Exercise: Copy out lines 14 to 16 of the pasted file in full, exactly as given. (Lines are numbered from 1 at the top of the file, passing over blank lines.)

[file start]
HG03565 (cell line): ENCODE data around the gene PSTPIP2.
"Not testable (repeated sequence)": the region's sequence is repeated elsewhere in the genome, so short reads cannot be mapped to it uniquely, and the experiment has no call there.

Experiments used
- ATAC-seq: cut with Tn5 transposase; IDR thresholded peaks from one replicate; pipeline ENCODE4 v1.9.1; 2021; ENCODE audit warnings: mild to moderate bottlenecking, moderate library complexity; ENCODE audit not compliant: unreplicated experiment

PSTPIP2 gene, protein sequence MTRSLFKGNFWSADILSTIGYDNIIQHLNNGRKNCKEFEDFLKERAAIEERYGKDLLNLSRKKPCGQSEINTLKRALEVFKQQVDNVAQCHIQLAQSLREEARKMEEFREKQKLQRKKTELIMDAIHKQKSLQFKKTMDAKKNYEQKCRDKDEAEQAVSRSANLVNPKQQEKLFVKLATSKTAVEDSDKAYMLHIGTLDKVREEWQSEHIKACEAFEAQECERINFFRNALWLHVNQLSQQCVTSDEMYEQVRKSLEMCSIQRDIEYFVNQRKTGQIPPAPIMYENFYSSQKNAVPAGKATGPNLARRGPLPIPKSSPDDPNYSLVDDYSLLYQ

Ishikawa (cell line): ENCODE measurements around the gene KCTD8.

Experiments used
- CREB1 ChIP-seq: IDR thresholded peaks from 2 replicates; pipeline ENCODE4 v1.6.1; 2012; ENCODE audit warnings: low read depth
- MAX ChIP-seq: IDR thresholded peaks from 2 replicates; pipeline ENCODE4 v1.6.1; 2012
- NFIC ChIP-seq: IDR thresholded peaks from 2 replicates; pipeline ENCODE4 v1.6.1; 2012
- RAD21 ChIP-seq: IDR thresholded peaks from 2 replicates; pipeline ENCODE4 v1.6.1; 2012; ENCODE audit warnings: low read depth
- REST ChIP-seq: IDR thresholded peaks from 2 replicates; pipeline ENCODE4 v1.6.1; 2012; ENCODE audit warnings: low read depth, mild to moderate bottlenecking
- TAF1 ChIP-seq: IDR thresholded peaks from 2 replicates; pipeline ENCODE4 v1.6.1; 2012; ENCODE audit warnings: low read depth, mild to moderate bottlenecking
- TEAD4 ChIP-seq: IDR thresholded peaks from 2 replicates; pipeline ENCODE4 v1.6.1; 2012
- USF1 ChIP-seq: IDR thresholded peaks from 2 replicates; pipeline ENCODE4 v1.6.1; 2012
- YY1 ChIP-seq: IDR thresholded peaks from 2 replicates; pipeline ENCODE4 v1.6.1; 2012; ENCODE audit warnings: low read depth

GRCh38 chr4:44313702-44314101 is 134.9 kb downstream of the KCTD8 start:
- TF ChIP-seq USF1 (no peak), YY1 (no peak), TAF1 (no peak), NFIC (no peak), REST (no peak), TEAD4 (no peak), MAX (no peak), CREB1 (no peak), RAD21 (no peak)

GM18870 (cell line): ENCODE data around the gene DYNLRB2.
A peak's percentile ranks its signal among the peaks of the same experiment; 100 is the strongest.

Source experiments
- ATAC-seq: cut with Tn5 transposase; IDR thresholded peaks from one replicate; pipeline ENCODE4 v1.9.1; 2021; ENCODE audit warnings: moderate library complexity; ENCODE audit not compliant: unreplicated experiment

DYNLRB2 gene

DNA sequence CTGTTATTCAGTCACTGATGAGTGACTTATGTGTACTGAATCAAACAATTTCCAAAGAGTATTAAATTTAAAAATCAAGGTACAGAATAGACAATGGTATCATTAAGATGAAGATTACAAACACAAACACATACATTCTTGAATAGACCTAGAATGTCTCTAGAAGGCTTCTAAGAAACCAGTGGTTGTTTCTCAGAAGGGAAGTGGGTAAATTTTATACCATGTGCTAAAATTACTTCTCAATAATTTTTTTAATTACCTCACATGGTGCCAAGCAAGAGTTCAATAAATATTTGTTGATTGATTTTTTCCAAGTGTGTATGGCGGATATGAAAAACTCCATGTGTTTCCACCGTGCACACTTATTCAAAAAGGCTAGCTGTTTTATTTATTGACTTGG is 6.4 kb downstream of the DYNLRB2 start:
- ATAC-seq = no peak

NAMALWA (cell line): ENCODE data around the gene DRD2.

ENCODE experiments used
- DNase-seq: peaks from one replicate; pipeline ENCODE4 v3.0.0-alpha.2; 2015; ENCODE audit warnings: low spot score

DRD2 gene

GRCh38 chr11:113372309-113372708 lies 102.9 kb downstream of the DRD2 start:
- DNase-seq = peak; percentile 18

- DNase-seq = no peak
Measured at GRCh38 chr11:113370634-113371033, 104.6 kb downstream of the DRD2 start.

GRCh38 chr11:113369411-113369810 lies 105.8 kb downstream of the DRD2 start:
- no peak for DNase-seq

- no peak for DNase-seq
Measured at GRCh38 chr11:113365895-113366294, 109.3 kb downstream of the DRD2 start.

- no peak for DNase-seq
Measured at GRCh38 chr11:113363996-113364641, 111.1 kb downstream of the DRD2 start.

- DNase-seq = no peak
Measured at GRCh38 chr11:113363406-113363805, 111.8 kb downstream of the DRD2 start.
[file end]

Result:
- TEAD4 ChIP-seq: IDR thresholded peaks from 2 replicates; pipeline ENCODE4 v1.6.1; 2012
- USF1 ChIP-seq: IDR thresholded peaks from 2 replicates; pipeline ENCODE4 v1.6.1; 2012
- YY1 ChIP-seq: IDR thresholded peaks from 2 replicates; pipeline ENCODE4 v1.6.1; 2012; ENCODE audit warnings: low read depth